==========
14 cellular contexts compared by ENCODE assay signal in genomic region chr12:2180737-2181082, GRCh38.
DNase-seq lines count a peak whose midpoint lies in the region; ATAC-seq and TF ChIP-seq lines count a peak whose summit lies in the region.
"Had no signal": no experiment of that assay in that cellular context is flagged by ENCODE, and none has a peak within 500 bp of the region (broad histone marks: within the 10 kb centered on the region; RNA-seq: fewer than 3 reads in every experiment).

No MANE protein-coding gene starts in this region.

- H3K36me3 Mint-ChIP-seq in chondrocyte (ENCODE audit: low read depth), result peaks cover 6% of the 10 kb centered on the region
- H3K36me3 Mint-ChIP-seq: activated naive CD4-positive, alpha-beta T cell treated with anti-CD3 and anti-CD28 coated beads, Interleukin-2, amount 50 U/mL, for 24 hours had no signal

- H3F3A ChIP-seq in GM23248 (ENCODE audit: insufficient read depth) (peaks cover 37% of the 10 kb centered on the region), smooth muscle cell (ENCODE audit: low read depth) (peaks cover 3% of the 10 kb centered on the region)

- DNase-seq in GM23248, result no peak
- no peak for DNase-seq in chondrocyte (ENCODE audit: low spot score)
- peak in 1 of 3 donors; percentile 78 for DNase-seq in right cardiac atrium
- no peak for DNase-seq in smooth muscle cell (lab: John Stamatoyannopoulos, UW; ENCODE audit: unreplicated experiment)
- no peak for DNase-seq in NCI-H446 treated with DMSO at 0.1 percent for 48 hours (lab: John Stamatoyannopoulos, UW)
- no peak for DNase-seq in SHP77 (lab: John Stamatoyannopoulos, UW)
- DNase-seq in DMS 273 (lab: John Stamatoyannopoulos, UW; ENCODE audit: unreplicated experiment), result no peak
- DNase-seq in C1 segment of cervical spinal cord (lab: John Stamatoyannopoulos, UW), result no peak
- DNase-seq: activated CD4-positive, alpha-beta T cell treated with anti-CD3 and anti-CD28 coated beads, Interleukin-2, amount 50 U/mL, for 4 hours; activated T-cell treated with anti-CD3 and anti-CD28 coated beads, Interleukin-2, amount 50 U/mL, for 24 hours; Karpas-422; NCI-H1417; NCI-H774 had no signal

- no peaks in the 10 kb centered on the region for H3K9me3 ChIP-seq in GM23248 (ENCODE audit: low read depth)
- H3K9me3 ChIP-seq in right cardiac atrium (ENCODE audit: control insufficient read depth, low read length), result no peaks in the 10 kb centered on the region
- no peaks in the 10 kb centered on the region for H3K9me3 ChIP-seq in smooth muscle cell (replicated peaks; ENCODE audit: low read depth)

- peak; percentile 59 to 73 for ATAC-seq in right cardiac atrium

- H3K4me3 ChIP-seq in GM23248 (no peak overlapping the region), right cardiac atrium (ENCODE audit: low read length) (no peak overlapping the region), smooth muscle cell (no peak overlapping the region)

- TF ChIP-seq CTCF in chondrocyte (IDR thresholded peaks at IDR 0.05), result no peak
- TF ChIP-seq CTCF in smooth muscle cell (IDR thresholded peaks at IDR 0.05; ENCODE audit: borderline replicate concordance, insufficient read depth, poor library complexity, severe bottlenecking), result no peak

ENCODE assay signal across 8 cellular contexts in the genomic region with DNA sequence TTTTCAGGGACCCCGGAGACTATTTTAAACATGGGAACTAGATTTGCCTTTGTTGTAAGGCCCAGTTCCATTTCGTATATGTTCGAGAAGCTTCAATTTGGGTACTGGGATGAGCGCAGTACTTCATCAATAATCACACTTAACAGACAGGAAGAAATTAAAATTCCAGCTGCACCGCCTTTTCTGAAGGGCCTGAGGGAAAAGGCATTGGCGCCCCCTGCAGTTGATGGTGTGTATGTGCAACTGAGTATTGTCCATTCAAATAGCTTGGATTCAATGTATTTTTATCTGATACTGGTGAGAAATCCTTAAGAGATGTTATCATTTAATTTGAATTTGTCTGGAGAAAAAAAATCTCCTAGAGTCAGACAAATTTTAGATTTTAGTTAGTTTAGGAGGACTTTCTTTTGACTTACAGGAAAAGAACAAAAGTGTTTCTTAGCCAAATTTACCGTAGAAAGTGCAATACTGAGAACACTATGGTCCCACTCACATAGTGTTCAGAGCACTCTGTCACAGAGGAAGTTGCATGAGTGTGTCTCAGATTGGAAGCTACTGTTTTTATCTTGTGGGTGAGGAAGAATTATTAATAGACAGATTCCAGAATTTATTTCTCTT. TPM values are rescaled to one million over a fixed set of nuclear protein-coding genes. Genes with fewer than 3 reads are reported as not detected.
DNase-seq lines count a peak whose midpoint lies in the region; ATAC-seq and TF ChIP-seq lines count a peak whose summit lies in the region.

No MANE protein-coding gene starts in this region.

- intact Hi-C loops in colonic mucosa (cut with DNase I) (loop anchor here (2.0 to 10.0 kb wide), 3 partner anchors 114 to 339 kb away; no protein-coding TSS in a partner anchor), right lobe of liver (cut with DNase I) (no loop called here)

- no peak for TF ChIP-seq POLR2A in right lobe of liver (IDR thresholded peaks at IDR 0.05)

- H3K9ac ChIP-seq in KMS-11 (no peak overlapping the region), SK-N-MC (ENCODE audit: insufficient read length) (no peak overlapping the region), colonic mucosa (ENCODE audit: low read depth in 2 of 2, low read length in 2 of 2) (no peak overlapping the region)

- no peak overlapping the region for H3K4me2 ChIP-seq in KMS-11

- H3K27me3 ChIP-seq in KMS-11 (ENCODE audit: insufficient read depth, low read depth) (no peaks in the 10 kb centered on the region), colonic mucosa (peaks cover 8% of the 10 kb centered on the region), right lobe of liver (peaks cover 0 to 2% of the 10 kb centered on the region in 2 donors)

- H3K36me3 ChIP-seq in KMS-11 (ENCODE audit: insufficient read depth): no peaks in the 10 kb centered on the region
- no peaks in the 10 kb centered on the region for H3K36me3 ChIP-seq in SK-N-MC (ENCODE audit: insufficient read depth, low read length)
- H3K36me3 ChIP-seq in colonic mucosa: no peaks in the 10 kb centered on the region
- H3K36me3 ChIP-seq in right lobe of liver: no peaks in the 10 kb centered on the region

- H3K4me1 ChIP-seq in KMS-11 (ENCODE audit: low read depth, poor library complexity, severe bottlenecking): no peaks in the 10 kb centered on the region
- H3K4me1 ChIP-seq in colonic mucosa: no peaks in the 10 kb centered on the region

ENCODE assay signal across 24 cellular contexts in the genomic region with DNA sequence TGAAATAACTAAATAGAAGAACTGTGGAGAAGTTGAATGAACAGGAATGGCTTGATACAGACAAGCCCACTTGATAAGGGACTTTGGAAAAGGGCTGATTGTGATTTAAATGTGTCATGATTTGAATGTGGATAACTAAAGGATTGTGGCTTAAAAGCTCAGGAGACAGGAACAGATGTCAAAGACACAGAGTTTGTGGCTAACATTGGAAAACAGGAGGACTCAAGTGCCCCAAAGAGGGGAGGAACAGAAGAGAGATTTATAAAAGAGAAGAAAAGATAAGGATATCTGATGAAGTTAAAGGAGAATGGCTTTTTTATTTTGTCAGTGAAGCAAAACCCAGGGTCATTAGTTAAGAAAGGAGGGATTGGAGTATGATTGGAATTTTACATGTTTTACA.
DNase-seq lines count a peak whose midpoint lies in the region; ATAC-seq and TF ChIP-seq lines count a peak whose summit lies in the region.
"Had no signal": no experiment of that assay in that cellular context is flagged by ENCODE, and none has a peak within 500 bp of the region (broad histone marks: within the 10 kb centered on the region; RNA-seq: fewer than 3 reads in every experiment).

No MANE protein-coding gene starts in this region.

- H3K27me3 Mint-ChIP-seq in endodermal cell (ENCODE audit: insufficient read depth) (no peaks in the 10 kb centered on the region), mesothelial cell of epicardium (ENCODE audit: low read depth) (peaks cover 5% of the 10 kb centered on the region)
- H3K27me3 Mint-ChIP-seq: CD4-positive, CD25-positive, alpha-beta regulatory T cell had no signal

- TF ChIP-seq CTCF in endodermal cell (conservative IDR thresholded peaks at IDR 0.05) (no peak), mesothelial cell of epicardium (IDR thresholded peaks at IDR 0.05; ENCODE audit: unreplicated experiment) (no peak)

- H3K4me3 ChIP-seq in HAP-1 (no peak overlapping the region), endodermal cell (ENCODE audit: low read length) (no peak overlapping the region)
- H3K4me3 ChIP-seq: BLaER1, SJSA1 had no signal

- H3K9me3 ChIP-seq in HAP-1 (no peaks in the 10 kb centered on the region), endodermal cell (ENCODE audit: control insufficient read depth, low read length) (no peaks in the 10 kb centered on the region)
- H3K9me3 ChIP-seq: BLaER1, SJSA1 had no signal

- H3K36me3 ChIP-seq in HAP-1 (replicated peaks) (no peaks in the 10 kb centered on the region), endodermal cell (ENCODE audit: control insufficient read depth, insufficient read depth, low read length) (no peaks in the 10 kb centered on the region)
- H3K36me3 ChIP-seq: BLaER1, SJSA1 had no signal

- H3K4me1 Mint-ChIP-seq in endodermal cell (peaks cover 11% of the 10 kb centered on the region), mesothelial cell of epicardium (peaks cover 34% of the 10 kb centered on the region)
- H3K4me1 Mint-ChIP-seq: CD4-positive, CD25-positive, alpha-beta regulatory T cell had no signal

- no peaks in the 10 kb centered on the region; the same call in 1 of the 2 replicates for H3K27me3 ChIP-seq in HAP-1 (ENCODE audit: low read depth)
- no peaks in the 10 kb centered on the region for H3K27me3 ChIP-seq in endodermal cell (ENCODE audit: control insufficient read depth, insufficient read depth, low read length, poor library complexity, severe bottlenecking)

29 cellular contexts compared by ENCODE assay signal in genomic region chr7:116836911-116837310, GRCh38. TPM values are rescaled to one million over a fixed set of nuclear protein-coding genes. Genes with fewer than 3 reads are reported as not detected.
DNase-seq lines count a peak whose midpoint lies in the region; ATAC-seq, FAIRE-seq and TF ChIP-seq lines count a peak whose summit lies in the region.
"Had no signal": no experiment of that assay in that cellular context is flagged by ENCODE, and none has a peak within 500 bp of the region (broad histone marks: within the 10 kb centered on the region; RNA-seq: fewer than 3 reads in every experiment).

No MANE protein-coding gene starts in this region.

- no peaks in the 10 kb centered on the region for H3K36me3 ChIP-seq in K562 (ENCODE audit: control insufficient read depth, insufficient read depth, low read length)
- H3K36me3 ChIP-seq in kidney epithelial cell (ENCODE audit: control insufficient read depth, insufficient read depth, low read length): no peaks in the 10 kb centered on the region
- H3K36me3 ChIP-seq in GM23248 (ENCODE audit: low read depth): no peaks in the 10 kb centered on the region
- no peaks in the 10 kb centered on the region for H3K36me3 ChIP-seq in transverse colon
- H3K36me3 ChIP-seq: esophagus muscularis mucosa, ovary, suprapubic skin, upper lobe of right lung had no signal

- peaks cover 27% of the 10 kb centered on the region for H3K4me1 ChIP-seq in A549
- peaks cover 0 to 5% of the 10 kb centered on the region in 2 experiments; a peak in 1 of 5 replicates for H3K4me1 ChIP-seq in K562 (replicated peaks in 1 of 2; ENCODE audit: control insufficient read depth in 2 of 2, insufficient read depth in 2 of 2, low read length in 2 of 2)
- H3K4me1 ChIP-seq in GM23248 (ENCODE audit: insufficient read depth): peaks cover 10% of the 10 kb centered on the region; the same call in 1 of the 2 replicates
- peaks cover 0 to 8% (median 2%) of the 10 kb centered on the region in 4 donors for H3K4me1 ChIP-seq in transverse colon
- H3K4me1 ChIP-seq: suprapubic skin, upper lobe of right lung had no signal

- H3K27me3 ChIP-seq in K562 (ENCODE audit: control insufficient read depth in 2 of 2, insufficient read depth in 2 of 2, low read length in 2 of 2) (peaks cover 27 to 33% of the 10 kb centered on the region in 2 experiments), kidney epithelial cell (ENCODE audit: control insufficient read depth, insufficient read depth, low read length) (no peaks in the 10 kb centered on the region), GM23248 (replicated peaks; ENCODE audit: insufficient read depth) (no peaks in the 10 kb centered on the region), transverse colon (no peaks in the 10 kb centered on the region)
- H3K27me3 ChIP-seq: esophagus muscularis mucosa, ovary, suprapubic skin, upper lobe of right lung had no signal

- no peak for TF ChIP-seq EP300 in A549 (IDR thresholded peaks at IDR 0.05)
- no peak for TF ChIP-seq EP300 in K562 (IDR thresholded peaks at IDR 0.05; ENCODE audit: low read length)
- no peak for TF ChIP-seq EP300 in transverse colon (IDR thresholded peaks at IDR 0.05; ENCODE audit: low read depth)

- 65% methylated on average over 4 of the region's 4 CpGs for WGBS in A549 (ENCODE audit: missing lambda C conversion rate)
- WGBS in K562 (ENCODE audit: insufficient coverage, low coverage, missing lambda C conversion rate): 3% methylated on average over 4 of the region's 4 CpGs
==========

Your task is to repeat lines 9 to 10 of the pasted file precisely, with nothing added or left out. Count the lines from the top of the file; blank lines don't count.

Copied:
- no peak for DNase-seq in chondrocyte (ENCODE audit: low spot score)
- peak in 1 of 3 donors; percentile 78 for DNase-seq in right cardiac atrium